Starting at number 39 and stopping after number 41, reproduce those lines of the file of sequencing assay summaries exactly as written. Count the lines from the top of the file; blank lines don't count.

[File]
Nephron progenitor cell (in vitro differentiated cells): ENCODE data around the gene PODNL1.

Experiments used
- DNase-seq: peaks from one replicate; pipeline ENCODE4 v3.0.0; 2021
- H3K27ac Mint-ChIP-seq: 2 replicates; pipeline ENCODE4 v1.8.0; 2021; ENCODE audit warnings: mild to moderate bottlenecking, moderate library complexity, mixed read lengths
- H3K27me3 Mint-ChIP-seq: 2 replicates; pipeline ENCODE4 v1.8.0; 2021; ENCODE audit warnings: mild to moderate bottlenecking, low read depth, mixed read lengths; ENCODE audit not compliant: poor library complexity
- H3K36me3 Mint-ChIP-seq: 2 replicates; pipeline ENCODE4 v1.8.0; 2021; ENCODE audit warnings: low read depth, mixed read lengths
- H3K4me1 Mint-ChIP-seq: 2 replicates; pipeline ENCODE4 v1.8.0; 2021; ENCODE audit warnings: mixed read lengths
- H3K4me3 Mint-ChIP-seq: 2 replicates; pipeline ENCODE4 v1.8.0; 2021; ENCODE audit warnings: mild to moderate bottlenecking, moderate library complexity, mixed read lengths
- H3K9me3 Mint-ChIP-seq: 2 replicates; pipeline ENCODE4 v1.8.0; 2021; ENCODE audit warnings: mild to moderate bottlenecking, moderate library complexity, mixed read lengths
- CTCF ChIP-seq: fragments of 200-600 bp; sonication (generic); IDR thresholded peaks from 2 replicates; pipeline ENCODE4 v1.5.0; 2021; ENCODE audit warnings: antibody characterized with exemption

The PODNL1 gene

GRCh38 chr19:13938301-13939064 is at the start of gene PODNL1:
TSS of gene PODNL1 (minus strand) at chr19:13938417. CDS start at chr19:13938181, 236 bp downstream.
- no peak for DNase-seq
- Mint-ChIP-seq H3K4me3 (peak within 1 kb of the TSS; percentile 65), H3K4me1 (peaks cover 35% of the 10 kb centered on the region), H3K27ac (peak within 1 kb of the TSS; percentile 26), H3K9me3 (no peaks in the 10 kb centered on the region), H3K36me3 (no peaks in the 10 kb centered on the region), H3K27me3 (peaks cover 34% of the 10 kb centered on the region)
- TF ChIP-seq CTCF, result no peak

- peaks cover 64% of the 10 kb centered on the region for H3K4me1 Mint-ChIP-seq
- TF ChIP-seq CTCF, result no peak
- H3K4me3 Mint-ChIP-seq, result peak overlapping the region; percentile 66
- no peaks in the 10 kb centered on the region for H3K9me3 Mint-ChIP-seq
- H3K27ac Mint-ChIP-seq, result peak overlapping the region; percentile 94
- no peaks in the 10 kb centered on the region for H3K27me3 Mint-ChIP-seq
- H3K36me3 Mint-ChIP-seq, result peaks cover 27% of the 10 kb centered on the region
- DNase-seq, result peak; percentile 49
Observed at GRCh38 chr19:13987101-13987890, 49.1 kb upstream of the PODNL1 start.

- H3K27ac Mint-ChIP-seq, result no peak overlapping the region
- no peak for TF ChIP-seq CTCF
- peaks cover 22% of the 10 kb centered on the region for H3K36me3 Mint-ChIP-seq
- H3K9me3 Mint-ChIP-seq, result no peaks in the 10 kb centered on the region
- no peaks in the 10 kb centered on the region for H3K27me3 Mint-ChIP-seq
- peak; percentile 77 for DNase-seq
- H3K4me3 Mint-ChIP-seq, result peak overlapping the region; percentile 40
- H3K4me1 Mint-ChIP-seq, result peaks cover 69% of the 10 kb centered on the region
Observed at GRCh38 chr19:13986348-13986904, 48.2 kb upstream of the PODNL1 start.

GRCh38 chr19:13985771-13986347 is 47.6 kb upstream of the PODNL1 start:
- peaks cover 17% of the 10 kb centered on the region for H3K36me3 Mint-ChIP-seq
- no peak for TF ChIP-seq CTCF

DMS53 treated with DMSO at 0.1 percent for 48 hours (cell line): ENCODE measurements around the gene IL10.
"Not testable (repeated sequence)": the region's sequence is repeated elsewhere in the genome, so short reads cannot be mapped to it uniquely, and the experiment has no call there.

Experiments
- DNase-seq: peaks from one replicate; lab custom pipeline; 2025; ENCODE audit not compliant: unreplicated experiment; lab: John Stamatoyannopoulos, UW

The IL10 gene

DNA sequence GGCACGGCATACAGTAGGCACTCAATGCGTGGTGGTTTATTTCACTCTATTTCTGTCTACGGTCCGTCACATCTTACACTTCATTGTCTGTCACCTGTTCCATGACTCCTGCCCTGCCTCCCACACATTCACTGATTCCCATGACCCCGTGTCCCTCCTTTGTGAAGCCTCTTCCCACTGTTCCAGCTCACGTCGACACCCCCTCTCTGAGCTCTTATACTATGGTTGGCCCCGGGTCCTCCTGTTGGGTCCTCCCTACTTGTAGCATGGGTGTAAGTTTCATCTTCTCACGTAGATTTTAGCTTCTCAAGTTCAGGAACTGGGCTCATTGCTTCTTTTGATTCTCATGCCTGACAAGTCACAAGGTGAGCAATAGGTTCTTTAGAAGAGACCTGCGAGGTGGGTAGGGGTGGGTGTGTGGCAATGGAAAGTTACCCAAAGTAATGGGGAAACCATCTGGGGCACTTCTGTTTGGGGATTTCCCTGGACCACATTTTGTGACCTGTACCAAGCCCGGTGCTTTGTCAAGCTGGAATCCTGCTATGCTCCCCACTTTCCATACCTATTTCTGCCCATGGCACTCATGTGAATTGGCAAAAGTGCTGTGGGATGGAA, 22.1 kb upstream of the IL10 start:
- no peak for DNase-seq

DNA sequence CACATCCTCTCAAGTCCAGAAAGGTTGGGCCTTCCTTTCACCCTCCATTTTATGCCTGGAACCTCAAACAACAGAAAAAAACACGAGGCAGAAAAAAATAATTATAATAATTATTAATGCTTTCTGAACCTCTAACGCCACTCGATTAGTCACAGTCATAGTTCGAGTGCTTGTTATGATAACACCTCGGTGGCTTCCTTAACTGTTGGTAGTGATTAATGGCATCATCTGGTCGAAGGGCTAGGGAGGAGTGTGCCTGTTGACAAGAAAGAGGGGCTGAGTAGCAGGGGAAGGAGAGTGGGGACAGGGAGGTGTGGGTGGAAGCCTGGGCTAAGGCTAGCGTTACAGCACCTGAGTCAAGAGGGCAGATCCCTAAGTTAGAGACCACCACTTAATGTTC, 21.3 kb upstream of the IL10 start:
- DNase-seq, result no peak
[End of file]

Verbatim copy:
"Not testable (repeated sequence)": the region's sequence is repeated elsewhere in the genome, so short reads cannot be mapped to it uniquely, and the experiment has no call there.

Experiments
- DNase-seq: peaks from one replicate; lab custom pipeline; 2025; ENCODE audit not compliant: unreplicated experiment; lab: John Stamatoyannopoulos, UW